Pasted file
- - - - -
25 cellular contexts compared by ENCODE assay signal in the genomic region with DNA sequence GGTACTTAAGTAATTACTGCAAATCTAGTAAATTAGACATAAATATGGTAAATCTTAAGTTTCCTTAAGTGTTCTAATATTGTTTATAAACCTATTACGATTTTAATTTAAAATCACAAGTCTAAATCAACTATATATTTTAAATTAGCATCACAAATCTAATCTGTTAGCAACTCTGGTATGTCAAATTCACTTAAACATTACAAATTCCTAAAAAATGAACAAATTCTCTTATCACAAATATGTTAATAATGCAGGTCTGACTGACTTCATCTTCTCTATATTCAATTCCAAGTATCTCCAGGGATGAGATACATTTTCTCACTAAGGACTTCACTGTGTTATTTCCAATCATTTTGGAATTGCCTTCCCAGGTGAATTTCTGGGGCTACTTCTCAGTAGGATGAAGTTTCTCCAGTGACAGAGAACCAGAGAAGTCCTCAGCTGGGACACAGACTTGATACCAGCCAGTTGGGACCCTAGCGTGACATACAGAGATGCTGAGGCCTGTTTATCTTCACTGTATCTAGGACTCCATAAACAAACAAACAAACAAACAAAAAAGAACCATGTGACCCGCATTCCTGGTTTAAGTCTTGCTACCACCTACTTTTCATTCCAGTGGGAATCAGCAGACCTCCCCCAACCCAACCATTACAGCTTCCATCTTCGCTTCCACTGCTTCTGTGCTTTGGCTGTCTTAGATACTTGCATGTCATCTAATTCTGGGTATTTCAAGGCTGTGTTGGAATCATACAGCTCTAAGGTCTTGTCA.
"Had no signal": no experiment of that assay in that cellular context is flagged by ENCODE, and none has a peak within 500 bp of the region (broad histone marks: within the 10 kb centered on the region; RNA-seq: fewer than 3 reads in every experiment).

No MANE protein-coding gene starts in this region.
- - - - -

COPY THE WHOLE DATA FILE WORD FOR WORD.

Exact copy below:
25 cellular contexts compared by ENCODE assay signal in the genomic region with DNA sequence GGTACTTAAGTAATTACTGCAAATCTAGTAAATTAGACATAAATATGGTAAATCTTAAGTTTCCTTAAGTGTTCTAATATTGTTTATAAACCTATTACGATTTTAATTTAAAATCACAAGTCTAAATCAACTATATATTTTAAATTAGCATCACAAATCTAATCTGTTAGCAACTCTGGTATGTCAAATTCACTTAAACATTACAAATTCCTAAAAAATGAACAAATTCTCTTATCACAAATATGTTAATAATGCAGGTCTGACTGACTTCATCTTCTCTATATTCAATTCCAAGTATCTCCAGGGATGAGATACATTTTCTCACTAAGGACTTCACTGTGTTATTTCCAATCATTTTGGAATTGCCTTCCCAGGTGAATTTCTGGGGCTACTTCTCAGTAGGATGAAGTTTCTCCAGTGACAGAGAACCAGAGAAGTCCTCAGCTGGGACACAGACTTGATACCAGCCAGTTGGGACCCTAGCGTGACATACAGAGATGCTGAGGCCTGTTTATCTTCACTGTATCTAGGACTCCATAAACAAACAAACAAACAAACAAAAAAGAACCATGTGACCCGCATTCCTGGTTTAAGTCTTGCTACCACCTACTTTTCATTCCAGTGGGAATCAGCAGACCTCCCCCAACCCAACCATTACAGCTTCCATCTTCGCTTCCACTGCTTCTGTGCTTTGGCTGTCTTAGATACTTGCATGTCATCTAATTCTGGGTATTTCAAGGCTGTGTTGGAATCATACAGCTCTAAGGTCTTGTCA.
"Had no signal": no experiment of that assay in that cellular context is flagged by ENCODE, and none has a peak within 500 bp of the region (broad histone marks: within the 10 kb centered on the region; RNA-seq: fewer than 3 reads in every experiment).

No MANE protein-coding gene starts in this region.